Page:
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This eBook from the Gutenberg Project consists of approximately 107 pages of information about Reading Made Easy for Foreigners.

   Samuel Woodworth.

LESSON LI

THE VALUE OF TIME

The value of time has passed into a proverb,—­“Time is money.”  It is so because its employment brings money.  But it is more.  It is knowledge.  Still more, it is virtue.

Time is more than money.  It brings what money cannot purchase.  It has in its lap all the learning of the past, the spoils of antiquity, the priceless treasures of knowledge.  Who would barter these for gold or silver?  But knowledge is a means only, and not an end.  It is valuable because it promotes the welfare, the development and the progress of man.  And the highest value of time is not in knowledge, but in the opportunity of doing good.

Time is opportunity.  Little or much, it may be the occasion of usefulness.  It is the point desired by the philosopher where to plant the lever that shall move the world.  It is the napkin in which are wrapped, not only the talent of silver, but the treasures of knowledge and the fruits of virtue.  Saving time, we save all these.

Employing time to the best advantage, we exercise a true thrift.  To each of us the passing day is of the same dimensions, nor can any one, by taking thought, add a moment to its hours.  But, though unable to extend their duration, he may swell them with works.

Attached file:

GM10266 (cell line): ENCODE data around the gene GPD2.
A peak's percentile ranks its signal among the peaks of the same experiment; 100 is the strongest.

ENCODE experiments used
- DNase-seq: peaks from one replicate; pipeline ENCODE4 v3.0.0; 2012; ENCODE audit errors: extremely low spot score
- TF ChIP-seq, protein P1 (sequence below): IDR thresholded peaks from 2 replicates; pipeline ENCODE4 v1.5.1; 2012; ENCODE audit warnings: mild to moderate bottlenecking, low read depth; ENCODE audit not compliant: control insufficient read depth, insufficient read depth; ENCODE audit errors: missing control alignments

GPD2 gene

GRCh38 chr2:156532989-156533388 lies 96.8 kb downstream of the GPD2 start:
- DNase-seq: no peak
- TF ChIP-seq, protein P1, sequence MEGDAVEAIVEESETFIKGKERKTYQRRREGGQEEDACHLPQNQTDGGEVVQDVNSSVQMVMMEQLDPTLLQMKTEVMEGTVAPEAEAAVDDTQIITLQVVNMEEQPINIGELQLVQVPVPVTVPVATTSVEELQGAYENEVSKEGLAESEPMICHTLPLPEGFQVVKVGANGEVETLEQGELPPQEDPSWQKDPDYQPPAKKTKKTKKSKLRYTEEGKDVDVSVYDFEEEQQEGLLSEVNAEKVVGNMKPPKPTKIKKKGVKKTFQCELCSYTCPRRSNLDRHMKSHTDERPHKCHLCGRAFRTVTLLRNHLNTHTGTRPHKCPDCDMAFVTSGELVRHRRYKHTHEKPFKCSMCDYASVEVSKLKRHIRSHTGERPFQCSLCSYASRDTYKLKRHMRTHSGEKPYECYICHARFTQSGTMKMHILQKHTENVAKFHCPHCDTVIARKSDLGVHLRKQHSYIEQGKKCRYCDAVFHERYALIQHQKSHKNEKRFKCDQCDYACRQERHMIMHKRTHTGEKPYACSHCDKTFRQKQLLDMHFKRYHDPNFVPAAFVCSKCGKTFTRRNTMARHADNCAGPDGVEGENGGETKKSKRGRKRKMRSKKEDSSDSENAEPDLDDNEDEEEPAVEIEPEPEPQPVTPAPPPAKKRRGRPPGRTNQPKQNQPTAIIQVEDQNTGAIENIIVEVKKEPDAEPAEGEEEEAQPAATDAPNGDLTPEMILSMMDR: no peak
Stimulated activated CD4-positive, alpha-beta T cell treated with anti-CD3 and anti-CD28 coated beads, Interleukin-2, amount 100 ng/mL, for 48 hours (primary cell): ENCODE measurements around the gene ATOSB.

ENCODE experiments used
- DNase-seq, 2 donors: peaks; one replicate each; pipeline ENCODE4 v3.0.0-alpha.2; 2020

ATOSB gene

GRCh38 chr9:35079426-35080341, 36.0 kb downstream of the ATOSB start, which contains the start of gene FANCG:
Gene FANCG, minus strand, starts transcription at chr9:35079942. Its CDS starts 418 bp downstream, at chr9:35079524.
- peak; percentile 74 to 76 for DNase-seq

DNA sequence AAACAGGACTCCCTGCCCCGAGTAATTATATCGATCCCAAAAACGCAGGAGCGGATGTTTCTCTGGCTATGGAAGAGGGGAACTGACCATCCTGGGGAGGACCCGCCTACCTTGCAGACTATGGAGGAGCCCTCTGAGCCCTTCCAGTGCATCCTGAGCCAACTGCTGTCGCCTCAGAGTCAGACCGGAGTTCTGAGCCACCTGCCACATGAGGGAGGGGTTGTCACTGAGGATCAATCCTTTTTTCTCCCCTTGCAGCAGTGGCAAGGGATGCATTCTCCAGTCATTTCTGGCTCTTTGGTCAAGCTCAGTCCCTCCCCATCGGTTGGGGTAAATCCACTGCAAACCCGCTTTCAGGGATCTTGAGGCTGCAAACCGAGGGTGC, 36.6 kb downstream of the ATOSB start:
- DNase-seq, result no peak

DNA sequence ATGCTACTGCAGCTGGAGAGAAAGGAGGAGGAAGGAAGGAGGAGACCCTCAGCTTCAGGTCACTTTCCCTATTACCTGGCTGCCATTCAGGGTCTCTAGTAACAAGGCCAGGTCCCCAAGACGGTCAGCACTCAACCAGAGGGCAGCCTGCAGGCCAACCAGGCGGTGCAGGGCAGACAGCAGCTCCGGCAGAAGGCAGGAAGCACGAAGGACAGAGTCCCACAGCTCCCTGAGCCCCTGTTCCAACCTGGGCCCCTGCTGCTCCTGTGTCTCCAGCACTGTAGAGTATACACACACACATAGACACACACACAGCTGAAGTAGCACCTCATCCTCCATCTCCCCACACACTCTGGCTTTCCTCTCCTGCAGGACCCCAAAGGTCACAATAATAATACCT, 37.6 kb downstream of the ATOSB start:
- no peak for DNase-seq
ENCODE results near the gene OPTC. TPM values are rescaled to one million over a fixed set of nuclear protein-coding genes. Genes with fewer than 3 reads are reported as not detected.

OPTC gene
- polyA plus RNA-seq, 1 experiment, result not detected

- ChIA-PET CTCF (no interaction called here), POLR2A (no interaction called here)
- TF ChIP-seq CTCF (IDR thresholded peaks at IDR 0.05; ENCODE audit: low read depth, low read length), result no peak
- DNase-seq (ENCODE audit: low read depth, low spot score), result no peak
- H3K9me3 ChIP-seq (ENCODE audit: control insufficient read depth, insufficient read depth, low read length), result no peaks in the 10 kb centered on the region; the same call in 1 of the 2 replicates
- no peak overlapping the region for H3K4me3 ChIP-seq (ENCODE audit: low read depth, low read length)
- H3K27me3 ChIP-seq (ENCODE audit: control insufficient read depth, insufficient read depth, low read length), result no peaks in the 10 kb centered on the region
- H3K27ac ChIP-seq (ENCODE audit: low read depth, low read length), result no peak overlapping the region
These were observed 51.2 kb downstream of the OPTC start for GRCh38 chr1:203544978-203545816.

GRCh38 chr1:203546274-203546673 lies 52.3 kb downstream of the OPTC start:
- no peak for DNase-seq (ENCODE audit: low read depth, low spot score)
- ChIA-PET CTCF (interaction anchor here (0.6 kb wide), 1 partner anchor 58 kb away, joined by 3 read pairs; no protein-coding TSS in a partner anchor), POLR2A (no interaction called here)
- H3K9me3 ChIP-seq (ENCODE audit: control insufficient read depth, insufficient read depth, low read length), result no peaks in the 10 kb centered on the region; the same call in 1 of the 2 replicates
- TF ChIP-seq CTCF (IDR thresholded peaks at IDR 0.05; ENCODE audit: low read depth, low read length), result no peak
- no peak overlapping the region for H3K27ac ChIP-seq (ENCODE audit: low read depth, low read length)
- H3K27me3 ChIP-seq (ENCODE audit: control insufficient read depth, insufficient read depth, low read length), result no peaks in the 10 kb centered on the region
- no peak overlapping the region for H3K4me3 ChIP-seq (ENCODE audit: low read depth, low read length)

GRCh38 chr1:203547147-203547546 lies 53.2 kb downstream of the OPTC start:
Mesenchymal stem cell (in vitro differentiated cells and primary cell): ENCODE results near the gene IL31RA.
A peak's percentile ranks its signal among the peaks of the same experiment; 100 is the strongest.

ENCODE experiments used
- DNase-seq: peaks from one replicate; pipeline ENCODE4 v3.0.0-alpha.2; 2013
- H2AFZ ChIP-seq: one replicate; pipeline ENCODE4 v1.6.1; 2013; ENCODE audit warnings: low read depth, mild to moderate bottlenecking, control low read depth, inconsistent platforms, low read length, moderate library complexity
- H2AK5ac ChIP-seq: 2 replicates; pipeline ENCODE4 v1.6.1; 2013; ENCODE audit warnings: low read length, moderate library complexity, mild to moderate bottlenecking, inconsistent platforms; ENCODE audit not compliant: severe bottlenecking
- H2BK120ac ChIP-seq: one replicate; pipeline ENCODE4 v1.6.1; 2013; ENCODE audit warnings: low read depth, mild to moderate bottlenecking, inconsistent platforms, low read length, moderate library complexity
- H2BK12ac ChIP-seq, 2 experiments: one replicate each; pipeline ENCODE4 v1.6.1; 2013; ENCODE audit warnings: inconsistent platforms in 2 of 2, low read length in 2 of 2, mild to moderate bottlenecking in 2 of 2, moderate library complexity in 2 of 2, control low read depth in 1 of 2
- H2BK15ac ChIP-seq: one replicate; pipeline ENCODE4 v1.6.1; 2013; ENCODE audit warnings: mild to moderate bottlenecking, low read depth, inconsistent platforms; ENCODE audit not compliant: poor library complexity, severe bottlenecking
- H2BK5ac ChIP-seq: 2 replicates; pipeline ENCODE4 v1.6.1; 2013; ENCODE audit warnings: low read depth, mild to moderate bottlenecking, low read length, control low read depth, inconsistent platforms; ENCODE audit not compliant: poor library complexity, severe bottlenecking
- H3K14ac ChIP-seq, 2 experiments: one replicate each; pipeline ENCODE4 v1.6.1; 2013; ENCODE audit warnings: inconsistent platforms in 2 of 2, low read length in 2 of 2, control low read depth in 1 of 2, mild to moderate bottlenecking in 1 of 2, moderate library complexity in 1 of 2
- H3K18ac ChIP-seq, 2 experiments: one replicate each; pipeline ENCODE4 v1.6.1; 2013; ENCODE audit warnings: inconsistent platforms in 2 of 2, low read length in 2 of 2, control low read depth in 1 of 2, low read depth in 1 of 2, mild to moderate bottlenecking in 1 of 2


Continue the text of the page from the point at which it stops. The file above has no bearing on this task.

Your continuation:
It is customary to say, “Take care of the small sums, and the large will take care of themselves.”  With equal wisdom may it be said, “Watch the minutes, and the hours and days will be safe.”  The moments are precious; they are gold filings, to be carefully preserved and melted into the rich ingot.

Time is the measure of life on earth.  Its enjoyment is life itself.  Its divisions, its days, its hours, its minutes, are fractions of this heavenly gift.  Every moment that flies over our heads takes from the future, shortening by so much the measure of our days.

The moments lost in listlessness, or squandered in dissipation, are perhaps hours, days, weeks, months, years.  The daily sacrifice of a single hour during a year comes at its end to thirty-six working days, an amount of time ample for the acquisition of important knowledge, and for the accomplishment of great good.  Who of us does not each day, in many ways, sacrifice these precious moments, these golden hours?

Seek, then, always to be usefully occupied.  Employ all the faculties, whether in study or in manual labor, and your days shall be filled with usefulness.

LESSON LII

THE STUDY OF CIVICS

Few people have the time to undertake a thorough study of civics, but everyone ought to find time to learn the principal features of the government under which he lives.  We should know also of the way in which our government came into existence, and how this government is administered to-day.  Such knowledge is necessary for the proper discharge of the duties of citizenship.

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